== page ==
Are you worried about how a cyber attack could affect your business? Jeremy Rasmussen, CTO of cyber security specialist Abacode, explains how best to talk to your tech team about cyber security.
In a perfect world, CEOs would never have to think about hackers stealing sensitive data or breaking into company networks.
Yet even with cybersecurity making the headlines, there are many who aren’t making it a priority. Many CEOs simply hand all responsibility to IT departments to oversee both IT and cybersecurity.
As cyber-attacks become increasingly more sophisticated and regulatory fines higher than ever before, this simply isn’t appropriate or effective.
Studies have shown that up to 67% of UK businesses were hacked in 2016. To take control of their cybersecurity situation before it’s too late, CEOs must lead the effort by having frank conversations with their internal IT teams.
Here are some of the key questions you should be asking your CTO and why...
When did we last complete a risk assessment?
The amount of data being generated and stored by companies is growing exponentially. At the same time, hackers are becoming increasingly more sophisticated in launching whole scale cyber-attacks.
As such, even the most detailed risk assessments will be redundant after a short amount of time. Cohesive planning for forestalling and responding to cyber-attacks should be an ongoing task, and not completed by the internal IT department. A trusted external Managed Security Service Provider (MSSP) will ensure risk assessments are always relevant. Security must be set from the beginning, rather than bolted on as an after-thought at the end.
Do we have visibility of our networks 24/7?
The cybersecurity measure used most often by businesses is firewalls. While firewalls block certain attacks, they have serious limitations – from abusing human nature to access networks to failing to provide alerts when an attack has been attempted.
Companies must have eyes across the entirety of their network to proactively deal with cyber-attacks. Best practice is to introduce a host and network-based intrusion detection systems (IDS) along with security information and event management (SIEM) software. As SIEM generates lots of intelligence, a fully trained security operations centre (SOC) is essential to monitor the network 24/7 to inform executives when a major attack has taken place.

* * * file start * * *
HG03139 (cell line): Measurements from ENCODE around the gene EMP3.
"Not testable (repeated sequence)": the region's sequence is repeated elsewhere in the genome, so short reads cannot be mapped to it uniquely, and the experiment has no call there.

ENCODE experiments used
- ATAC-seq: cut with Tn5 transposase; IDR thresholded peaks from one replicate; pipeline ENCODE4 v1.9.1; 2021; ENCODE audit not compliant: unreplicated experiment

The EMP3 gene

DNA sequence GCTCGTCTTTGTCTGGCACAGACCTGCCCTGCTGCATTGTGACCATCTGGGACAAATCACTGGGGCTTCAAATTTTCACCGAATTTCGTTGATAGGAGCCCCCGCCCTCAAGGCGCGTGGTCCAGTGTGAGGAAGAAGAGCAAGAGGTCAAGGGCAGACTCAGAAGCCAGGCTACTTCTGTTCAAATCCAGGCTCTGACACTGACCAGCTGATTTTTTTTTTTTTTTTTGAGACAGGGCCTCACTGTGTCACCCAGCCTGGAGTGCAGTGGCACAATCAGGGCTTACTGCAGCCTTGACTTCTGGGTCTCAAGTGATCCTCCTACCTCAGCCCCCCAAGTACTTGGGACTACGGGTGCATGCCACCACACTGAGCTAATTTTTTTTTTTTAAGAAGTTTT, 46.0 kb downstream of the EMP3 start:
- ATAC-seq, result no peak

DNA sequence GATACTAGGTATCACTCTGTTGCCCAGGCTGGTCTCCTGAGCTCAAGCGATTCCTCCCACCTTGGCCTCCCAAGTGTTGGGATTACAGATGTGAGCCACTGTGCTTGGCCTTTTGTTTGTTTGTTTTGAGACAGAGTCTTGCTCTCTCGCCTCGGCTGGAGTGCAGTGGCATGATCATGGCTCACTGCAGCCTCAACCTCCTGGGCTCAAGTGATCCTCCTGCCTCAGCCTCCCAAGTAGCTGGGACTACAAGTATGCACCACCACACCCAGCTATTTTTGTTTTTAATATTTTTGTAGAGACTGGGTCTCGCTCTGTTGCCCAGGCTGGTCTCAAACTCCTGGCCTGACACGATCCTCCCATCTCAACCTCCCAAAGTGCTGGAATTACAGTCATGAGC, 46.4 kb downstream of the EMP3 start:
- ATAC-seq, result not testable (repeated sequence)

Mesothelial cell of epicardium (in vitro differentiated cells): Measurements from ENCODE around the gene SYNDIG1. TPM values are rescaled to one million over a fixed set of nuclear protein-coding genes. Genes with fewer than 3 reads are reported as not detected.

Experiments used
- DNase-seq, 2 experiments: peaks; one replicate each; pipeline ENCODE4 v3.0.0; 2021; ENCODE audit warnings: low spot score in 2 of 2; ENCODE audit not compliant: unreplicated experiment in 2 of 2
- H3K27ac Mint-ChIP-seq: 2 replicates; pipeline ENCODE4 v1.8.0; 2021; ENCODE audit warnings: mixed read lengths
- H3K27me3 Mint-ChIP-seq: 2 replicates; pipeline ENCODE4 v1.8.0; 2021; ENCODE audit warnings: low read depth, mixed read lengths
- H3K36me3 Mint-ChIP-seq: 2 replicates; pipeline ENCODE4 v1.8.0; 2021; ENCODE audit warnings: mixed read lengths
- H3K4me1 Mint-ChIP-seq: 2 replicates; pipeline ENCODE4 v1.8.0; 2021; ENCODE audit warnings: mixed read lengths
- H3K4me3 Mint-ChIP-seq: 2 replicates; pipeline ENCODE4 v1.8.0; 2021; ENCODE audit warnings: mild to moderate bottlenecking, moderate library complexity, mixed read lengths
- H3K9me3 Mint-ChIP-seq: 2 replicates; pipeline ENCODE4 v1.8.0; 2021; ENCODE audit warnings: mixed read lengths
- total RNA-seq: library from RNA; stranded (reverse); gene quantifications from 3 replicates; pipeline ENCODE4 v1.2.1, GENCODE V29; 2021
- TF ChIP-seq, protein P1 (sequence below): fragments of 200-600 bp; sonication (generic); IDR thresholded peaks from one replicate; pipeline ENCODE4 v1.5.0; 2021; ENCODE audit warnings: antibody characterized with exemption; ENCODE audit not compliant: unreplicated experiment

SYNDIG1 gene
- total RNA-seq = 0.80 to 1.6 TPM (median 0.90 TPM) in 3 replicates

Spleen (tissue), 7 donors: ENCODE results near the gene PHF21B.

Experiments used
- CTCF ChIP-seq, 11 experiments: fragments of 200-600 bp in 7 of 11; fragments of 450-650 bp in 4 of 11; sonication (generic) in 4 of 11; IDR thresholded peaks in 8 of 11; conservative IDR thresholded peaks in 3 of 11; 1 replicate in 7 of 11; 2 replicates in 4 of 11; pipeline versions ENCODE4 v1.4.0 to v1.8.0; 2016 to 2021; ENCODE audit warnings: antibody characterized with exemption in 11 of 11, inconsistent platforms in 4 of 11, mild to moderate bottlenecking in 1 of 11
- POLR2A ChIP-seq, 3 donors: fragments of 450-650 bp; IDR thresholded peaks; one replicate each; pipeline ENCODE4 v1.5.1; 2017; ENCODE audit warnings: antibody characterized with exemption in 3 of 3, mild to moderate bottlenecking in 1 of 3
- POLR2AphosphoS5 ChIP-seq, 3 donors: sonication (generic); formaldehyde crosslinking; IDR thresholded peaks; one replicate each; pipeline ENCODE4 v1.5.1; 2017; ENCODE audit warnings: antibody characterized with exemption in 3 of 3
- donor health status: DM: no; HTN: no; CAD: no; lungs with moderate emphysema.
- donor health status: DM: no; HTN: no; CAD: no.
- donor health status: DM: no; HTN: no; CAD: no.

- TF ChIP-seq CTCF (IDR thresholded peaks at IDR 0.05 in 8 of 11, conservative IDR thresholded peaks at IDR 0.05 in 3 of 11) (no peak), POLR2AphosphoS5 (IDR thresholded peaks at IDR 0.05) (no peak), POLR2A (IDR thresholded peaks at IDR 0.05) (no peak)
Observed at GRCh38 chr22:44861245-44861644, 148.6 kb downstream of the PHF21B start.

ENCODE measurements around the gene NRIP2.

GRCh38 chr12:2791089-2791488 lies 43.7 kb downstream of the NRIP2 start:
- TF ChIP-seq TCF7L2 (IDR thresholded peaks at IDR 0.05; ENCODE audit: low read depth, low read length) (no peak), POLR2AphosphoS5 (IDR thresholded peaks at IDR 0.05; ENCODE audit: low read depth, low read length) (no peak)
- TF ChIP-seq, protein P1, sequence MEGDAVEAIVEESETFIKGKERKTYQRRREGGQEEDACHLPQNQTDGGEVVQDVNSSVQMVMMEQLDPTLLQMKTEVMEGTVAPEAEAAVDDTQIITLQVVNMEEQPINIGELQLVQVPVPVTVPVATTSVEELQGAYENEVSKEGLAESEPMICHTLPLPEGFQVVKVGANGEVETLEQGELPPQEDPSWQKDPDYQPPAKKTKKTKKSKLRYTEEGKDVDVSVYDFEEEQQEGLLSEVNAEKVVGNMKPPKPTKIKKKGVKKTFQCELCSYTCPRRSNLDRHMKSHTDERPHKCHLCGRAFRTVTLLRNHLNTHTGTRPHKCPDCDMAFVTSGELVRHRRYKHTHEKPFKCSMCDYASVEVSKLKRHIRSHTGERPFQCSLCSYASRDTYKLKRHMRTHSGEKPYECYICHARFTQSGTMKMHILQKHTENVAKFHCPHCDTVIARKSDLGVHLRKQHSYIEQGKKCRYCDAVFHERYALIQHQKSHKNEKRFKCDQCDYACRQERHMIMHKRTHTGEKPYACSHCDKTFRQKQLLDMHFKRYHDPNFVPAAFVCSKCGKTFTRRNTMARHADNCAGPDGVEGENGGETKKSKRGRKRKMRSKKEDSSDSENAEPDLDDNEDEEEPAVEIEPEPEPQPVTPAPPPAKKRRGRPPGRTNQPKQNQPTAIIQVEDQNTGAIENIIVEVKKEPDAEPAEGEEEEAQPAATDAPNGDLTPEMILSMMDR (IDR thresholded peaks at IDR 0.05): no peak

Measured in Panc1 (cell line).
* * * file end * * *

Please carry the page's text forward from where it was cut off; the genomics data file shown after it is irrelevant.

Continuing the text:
Do we have the right skills-set to deal with cyber-attacks?
It’s predicted there will be a cybersecurity talent shortage of 1.8-million globally by 2020. Recruiting, training, and retaining cyber talent is difficult and requires heavy investment. CEOs must begin putting their money where their mouth is if they’re serious about protecting company data. Most won’t be able to maintain a full cyber team so a trusted MSSP to review security architecture and monitor countermeasures is likely the winning strategy.
Will we be GDPR compliant by May 2018?
Very few CEOs are confident they will be GDPR-compliant by May 2018 and nearly 90% of companies have poor structures in place when it comes to cybersecurity. It’s common practice that internal IT teams are responsible for governing their own cybersecurity systems but this simply wouldn’t happen in any other industry! A shake-up of this practice is needed, otherwise companies risk huge non-compliance penalties as well as cyberattack.
GDPR will necessitate not only proper governance but also understanding the who, what, where, when, how, and why of your data - all firms will require this level of privacy audit and construction of a plan to security the data.